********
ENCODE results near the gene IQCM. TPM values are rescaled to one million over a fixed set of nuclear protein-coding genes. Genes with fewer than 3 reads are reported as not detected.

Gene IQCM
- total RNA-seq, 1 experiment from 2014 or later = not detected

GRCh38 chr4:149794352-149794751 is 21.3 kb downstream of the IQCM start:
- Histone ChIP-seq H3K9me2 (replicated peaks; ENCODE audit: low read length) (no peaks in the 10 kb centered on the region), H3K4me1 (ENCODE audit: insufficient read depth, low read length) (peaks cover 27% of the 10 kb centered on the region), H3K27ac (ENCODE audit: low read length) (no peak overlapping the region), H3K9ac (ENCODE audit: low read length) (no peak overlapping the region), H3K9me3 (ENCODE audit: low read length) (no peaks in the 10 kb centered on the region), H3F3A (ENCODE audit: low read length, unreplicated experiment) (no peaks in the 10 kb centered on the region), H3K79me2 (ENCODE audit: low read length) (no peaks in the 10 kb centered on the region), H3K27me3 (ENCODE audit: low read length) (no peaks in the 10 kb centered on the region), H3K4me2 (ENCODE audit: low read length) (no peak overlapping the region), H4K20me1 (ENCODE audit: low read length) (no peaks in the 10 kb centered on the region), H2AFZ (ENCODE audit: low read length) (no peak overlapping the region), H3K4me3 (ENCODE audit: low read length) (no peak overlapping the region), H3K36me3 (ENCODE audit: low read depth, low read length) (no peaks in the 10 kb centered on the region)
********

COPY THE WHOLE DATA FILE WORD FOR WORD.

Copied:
ENCODE results near the gene IQCM. TPM values are rescaled to one million over a fixed set of nuclear protein-coding genes. Genes with fewer than 3 reads are reported as not detected.

Gene IQCM
- total RNA-seq, 1 experiment from 2014 or later = not detected

GRCh38 chr4:149794352-149794751 is 21.3 kb downstream of the IQCM start:
- Histone ChIP-seq H3K9me2 (replicated peaks; ENCODE audit: low read length) (no peaks in the 10 kb centered on the region), H3K4me1 (ENCODE audit: insufficient read depth, low read length) (peaks cover 27% of the 10 kb centered on the region), H3K27ac (ENCODE audit: low read length) (no peak overlapping the region), H3K9ac (ENCODE audit: low read length) (no peak overlapping the region), H3K9me3 (ENCODE audit: low read length) (no peaks in the 10 kb centered on the region), H3F3A (ENCODE audit: low read length, unreplicated experiment) (no peaks in the 10 kb centered on the region), H3K79me2 (ENCODE audit: low read length) (no peaks in the 10 kb centered on the region), H3K27me3 (ENCODE audit: low read length) (no peaks in the 10 kb centered on the region), H3K4me2 (ENCODE audit: low read length) (no peak overlapping the region), H4K20me1 (ENCODE audit: low read length) (no peaks in the 10 kb centered on the region), H2AFZ (ENCODE audit: low read length) (no peak overlapping the region), H3K4me3 (ENCODE audit: low read length) (no peak overlapping the region), H3K36me3 (ENCODE audit: low read depth, low read length) (no peaks in the 10 kb centered on the region)